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Vaccine Talks: For My Grandmother, It’s Like Polio All Over Again

Barbara Rohde, Blake Williams' grandmother, gets a COVID-19 vaccine in a parking lot at California State University, Northridge, March 10, 2021. (Photo by Blake Williams)
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This is part of a series of conversations that Cal State Northridge students had with loved ones about COVID-19 vaccinations. Planning your own conversation with family or friends? Here are some tips.

Blake Williams, Reseda

My grandmother, Barbara Rohde, said the coronavirus has had a major effect on her life. She doesn't go out much besides to the occasional doctor visit and she still doesn't feel safe doing that.

She said she doesn't have many concerns about the vaccine but has been anxious to get it. She finally got it on March 10, which was delayed from when she was eligible to because of a medication she was on and then how difficult it is to make an appointment.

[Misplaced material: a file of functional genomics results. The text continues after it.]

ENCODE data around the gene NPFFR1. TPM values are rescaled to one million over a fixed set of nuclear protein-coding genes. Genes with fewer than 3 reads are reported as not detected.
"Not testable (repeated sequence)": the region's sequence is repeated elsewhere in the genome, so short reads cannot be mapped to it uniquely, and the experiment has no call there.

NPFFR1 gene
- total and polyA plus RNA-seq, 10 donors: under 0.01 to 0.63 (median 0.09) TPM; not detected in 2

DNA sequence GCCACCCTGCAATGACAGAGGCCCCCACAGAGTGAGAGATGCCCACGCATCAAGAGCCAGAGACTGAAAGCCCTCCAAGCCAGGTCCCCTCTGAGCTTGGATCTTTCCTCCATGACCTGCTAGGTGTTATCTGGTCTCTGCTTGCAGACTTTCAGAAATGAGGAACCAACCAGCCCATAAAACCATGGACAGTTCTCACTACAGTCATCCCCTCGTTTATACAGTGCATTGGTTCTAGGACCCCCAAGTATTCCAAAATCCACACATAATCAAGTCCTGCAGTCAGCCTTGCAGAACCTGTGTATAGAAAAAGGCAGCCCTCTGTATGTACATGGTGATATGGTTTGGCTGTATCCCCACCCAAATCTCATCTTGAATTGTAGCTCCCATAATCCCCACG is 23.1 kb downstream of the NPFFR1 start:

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She feels people who do not want to get the vaccine are selfish and putting other people in danger. It reminds her of people not wanting to get the polio vaccine when that was first made available because she lived through that and knows how effective vaccines are.

After getting the vaccine, she said she feels wonderful and was thankful for how well-organized the process was.

"I'm thrilled to have gotten it," she told me. "I had to wait a while because of my health. And I just feel like if everybody went out and did this as soon as they could, we'd be a lot better off and be out of this horrible disease."


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